Did you know that more than 60% of all confirmed data breaches involve the leveraging of weak, stolen, or default passwords?
One of your practice’s frontline defenses for avoiding the phishing attacks and other cybercriminal schemes is effective password management. How well are you managing yours? Take this short (and fun) quiz to find out.
- Strong passwords are too complicated to remember. It’s fine to use passwords that are short and easy.
True or False?
Easy passwords are easy to crack. Believe it or not, the most popular passwords in the United States are still “password” and “12345.” These weak passwords offer little security and are simply dangerous. Instruct your team to create strong passwords that contain a mix of letters, cases, and symbols. If you’re concerned about not remembering passwords, uses a password-management program like LastPass, which saves passwords securely and provides access to them on any device.
Another option to use a passphrase, using a combination of letters and symbols. For example, “Fido” is an insecure password and easy to guess if it’s your pet’s name. But My1$tPetWasFid0 follows strong password guidelines and is more secure.
2. Putting a sticky note on your computer or desk as a reminder of your password:
A. Is a really bad idea.
B. Is essential to getting any work done if you are over 40.
C. Is a nice way to help new employees get to know you.
I still see sticky notes regularly in the practices I visit. And there is always at least one staff member’s desk with multiple, colored, sticky notes containing his or her password in plain sight. This is not good cyber hygiene. Conduct a walk around the office and remove all sticky notes and other evidence of passwords in plain sight. Do it today; we’ll both sleep better tonight.
3. Sharing passwords is ok because:
A. Sharing is caring.
B. If you forget the password, your coworker can remind you.
C. It’s never ok to share passwords.
When it comes to data security, sharing is never ok. A practice in the East used only passwords for the entire team: “doctor” and “nurse.” Although this is an extreme case, passwords are shared with some regularity in many practices. Beyond the cybersecurity concerns, sharing passwords has professional liability issues because they render electronic medical record (EMR) audit trails useless. It’s impossible to identify the person who reviewed or entered information if passwords are shared.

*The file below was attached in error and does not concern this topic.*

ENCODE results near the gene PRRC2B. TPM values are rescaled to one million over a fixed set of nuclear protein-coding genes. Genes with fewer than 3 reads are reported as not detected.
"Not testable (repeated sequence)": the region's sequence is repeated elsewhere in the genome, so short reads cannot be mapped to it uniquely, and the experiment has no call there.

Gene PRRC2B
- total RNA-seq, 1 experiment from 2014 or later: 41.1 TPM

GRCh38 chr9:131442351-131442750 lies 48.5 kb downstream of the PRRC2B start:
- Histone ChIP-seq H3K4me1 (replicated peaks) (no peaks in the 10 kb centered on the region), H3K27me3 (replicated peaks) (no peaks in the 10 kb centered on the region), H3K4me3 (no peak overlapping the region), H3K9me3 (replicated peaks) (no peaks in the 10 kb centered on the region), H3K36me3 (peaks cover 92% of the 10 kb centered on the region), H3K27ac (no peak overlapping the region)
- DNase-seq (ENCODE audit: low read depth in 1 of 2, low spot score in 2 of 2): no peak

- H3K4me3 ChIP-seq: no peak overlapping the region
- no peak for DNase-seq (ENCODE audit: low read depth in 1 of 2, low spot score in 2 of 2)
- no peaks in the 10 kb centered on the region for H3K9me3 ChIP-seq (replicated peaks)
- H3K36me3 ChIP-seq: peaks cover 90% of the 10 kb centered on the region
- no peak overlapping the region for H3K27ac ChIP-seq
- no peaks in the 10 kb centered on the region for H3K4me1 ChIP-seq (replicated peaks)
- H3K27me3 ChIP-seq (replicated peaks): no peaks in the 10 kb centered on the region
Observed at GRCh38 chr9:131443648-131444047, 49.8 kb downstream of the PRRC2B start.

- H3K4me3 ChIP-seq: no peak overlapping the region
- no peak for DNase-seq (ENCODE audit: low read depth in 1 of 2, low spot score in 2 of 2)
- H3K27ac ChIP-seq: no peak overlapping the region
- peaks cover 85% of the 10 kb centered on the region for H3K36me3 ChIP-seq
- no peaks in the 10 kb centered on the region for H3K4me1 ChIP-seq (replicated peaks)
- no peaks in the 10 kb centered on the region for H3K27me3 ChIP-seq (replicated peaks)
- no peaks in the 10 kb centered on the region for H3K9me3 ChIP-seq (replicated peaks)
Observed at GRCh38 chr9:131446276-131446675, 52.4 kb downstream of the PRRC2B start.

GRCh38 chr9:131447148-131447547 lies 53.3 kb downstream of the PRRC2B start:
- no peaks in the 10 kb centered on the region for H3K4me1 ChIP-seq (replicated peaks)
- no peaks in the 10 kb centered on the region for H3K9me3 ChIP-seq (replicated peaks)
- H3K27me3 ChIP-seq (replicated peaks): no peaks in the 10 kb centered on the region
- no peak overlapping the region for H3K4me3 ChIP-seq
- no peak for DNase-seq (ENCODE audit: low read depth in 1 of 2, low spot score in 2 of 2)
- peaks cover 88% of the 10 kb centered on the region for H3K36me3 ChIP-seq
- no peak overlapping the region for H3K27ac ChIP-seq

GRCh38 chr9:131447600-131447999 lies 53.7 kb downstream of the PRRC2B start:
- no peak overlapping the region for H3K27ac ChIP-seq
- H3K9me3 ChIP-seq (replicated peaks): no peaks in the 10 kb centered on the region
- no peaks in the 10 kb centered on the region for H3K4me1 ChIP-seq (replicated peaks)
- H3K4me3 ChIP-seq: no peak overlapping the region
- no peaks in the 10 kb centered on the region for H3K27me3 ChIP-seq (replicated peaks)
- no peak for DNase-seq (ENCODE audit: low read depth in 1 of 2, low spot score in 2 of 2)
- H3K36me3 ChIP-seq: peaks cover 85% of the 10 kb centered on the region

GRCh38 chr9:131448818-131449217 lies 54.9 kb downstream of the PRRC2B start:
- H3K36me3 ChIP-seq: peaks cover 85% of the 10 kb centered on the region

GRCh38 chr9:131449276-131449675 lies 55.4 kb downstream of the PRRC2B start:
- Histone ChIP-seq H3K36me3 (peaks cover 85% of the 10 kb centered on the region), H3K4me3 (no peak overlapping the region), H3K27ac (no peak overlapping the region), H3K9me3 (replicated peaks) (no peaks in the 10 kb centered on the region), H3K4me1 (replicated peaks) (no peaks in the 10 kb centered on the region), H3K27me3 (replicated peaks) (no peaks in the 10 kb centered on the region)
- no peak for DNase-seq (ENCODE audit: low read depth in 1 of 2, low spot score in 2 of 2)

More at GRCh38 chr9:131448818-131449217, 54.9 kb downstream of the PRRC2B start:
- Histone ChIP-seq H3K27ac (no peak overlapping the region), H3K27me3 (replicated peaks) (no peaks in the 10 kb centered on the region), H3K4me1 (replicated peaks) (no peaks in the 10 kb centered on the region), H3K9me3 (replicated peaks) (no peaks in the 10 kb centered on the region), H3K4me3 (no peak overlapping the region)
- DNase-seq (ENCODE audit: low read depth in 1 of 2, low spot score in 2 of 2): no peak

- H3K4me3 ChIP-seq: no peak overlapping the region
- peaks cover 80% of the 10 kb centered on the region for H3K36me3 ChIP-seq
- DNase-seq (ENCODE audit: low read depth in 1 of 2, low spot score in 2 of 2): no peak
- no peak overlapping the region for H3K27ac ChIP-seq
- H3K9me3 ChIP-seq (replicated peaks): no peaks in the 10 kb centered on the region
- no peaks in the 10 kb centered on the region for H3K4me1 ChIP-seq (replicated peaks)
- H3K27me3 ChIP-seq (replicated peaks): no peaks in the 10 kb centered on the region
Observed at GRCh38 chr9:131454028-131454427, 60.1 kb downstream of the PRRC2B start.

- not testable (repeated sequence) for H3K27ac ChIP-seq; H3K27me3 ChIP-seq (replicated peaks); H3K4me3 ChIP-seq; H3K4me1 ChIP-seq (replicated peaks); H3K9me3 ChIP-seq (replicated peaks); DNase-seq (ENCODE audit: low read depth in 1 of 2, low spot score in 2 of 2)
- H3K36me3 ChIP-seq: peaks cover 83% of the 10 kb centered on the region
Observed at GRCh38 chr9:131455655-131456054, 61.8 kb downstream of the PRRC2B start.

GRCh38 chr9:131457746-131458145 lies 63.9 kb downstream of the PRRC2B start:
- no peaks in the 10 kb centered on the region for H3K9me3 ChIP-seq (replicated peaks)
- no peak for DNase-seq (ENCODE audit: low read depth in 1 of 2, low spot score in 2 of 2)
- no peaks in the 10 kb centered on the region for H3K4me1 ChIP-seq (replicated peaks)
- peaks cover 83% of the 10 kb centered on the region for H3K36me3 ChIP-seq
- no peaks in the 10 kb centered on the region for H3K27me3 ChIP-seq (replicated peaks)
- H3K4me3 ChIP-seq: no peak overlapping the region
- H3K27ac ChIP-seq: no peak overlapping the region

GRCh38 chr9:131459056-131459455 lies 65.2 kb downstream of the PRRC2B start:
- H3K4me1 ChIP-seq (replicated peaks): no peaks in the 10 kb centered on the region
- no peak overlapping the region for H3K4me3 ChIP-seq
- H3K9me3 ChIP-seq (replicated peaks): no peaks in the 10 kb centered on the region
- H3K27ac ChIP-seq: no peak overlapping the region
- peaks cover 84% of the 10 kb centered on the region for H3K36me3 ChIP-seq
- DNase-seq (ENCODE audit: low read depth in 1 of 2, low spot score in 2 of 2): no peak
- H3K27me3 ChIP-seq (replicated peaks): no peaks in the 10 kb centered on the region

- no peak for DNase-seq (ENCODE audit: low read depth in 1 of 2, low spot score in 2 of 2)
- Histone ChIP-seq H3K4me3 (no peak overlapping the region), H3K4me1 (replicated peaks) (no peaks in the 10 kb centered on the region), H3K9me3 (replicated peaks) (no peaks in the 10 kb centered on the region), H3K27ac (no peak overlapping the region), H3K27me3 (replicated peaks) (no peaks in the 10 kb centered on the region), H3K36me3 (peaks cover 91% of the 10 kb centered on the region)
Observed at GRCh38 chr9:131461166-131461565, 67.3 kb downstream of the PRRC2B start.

Compliance issues are also triggered by password sharing. There’s no sure way to determine whether patient privacy is maintained if it’s unclear which user is accessing them.
The bottom line is passwords are like underwear…don’t share them and change them often. Anyone caught sharing passwords should be disciplined.
4. When should a practice disable the passwords of employees who leave?
A. By the end of the week after the employee is gone.
B. When my kid is home from college; he handles stuff like that in our computer system.
C. Immediately after you have terminated the employee, or the employee has left the premises on good terms.
D. We’re supposed to disable passwords?
Staff turnover is a given. So have a plan for terminating user IDs and passwords in all systems immediately after the employee leaves. Often, this step is delayed or forgotten, leaving passwords active for potential access. Put credential disabling at the top of your employee-departure checklist.
5. If you aren’t using a password manager, the best way way to remember a complicated strong password is to use the same one for multiple accounts.
True or False?
Humans are creatures of habit. According to a survey by LastPass and Lab42, 59% of us “mostly” or “always” use the same password for everything.
And only 55% said they would change their password if their account was hacked. Startling, but true.
Make sure you and your team are not part of the 55%. Insist on strong passwords. Store them in a password manager. And don’t use the same password for every account.